First word of 1 John 1:1

Luke

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Greetings!

An Omicron with an accent, " ὃ", is usually a relative pronoun. Is it still true when it begins a passage?

1 John 1:1, " ὃ ἦν ἀπ᾽ ἀρχῆς ὃ ἀκηκόαμεν ὃ ἑωράκαμεν τοῖς ὀφθαλμοῖς ἡμῶν ὃ ἐθεασάμεθα καὶ αἱ χεῖρες ἡμῶν ἐψηλάφησαν περὶ τοῦ λόγου τῆς ζωῆς."
 

Luke

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O.K. So it sounds like it is justifiable to translate it as "what" or "that" like some English translations do.
Does the first Omicron have an antecedent?
 

MalpanaGiwargis

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The antecedent can be omitted, especially when it is indefinite. This Attic example seems similar:

ἅ μὴ οἶδα οὐδὲ οἴομαι εἰδέναι.
What I do not know, I also do not think I know. (Plato Apology 21d)

Goodell's A School Grammar of Attic Greek is online and has a lot of info. I think translating the opening relative in 1 John 1:1 as "That which..." or the like is probably the best way to handle it in English.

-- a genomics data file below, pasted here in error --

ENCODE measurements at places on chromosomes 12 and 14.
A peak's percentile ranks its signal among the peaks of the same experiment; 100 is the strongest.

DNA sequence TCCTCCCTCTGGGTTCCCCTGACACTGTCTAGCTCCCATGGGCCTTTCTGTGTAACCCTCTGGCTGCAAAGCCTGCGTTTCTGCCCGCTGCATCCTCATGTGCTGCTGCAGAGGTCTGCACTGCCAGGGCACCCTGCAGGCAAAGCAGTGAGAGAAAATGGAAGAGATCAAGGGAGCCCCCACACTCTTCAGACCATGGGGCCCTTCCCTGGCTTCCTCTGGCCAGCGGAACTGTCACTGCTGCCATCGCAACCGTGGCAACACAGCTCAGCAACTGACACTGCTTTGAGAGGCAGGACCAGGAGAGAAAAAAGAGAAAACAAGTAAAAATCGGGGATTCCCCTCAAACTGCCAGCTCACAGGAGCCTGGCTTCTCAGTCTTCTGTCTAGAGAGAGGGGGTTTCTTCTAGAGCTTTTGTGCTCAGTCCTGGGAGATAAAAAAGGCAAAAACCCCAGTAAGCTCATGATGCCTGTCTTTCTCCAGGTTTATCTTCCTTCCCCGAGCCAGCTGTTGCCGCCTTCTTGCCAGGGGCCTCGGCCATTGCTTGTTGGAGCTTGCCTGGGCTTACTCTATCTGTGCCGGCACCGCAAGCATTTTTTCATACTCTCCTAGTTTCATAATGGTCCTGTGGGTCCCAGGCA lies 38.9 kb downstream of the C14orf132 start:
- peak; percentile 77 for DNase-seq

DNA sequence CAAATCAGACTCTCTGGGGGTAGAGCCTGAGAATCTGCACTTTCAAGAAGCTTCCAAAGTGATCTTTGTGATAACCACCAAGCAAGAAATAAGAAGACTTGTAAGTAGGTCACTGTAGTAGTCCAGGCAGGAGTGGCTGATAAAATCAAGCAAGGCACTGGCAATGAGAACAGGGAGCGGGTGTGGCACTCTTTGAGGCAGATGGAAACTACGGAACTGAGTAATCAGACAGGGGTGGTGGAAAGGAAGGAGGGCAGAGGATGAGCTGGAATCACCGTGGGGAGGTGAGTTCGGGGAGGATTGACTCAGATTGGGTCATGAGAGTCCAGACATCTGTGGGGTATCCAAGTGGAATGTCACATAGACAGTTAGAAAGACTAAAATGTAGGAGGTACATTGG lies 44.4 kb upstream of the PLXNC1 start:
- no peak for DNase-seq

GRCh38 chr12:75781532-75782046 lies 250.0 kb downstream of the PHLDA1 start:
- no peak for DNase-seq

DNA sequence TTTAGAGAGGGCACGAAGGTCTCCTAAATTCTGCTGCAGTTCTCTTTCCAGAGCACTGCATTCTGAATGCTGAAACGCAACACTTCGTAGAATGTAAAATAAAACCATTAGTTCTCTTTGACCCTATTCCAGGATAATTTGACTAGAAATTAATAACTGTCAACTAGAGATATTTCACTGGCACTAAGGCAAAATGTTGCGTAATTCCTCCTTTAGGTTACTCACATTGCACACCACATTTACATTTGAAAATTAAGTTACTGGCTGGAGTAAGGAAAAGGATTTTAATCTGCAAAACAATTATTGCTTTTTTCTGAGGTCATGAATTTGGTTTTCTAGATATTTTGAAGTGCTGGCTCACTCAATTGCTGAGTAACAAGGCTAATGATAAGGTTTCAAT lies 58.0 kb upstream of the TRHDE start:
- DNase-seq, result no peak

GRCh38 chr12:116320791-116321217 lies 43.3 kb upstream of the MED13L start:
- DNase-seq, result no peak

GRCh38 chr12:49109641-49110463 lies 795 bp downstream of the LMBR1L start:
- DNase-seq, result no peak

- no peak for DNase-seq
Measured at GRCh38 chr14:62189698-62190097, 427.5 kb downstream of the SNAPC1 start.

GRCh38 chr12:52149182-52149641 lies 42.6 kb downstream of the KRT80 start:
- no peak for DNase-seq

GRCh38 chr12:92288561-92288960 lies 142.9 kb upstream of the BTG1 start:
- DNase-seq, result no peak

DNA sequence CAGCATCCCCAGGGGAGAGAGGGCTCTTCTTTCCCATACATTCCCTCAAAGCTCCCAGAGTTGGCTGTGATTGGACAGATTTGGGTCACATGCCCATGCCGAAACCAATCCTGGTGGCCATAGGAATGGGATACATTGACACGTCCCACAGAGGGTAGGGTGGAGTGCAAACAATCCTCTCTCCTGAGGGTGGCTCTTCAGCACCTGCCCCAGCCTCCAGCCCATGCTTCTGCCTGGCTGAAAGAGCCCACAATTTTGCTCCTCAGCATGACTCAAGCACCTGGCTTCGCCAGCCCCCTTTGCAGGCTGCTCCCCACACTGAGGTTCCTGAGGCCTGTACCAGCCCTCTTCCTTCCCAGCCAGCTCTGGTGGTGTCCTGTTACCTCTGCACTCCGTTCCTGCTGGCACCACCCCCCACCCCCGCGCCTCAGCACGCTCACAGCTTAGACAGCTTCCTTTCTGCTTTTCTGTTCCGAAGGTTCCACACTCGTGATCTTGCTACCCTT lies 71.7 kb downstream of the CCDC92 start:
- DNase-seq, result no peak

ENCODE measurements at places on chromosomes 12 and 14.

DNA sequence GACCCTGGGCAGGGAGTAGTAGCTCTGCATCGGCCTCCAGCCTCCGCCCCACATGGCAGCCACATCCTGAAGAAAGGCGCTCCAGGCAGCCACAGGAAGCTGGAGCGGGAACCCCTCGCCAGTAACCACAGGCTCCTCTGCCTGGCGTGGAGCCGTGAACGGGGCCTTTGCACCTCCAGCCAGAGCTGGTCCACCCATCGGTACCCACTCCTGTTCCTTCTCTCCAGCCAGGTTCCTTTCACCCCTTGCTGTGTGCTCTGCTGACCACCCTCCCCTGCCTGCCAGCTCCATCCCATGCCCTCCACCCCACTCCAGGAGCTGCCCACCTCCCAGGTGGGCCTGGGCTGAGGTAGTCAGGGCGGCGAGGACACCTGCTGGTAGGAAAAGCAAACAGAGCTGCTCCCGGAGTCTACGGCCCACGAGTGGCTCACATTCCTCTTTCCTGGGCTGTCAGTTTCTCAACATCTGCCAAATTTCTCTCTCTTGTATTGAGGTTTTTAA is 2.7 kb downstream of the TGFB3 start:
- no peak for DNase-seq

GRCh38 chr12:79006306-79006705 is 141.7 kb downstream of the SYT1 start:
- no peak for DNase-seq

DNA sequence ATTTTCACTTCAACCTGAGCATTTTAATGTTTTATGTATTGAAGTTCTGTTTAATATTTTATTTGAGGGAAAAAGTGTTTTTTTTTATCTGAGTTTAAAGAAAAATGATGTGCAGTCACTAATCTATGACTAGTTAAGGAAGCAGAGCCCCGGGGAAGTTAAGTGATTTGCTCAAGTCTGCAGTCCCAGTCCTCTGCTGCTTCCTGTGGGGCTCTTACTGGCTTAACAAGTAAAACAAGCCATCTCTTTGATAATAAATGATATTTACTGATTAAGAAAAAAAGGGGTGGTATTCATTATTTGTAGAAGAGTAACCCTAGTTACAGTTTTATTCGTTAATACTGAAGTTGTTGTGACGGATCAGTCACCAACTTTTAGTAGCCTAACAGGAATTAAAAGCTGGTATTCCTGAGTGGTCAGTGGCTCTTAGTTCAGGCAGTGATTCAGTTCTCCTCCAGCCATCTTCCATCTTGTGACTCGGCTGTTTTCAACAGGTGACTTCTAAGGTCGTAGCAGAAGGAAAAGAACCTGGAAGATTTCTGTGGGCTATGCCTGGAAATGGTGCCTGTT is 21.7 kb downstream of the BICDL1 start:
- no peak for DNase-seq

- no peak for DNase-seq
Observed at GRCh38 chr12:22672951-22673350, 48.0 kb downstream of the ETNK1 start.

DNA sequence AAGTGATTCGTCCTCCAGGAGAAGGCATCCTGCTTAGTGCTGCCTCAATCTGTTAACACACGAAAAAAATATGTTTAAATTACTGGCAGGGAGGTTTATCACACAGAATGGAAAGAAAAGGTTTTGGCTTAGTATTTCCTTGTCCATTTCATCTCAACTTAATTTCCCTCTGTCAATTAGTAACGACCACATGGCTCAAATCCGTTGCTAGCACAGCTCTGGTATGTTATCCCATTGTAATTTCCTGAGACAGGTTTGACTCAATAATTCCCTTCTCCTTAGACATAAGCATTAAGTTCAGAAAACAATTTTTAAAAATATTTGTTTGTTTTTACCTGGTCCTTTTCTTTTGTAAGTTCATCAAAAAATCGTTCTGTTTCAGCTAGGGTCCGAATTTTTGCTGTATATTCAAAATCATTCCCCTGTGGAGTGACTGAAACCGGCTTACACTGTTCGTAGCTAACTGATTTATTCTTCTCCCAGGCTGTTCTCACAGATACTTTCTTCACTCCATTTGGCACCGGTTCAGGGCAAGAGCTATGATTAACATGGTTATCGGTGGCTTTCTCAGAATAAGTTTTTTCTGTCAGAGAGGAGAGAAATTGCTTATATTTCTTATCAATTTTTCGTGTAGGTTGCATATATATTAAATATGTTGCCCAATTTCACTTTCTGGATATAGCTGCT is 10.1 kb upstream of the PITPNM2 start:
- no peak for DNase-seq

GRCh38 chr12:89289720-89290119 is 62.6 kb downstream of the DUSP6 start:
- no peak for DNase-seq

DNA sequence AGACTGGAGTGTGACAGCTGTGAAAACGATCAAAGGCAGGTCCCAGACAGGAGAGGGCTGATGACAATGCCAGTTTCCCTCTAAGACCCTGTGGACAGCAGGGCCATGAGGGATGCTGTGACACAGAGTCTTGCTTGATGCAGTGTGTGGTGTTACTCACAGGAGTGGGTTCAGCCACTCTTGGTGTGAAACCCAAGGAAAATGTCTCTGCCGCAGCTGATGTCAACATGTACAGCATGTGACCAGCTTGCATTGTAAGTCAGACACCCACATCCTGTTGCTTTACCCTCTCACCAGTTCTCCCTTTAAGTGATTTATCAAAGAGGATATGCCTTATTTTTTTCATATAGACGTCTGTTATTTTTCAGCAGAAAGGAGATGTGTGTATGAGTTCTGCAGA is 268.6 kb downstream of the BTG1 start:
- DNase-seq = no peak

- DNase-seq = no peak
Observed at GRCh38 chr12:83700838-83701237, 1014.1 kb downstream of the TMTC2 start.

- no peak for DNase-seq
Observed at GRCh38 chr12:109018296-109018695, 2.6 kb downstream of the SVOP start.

Luke

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Thank you. With my very, very, limited knowledge of Greek, I have seen "τίς" as "what," but did not know that about the relative pronouns.
 

MalpanaGiwargis

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Thank you. With my very, very, limited knowledge of Greek, I have seen "τίς" as "what," but did not know that about the relative pronouns.
Part of the confusion is undoubtedly that, while Greek has a variety of pronouns, English uses the same words for multiple purposes, especially "that." It's an adverb, a conjunction, an adjective, and multiple types of pronouns.
 

Cavaradossi

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Greetings!

An Omicron with an accent, " ὃ", is usually a relative pronoun. Is it still true when it begins a passage?

1 John 1:1, " ὃ ἦν ἀπ᾽ ἀρχῆς ὃ ἀκηκόαμεν ὃ ἑωράκαμεν τοῖς ὀφθαλμοῖς ἡμῶν ὃ ἐθεασάμεθα καὶ αἱ χεῖρες ἡμῶν ἐψηλάφησαν περὶ τοῦ λόγου τῆς ζωῆς."
The neuter relative pronoun (especially when it leads a sentence) can be used in an abstract sense, with an abstract idea or entire clause as the antecedent. Often we can translate it as “as to what” in this particular circumstance.
 
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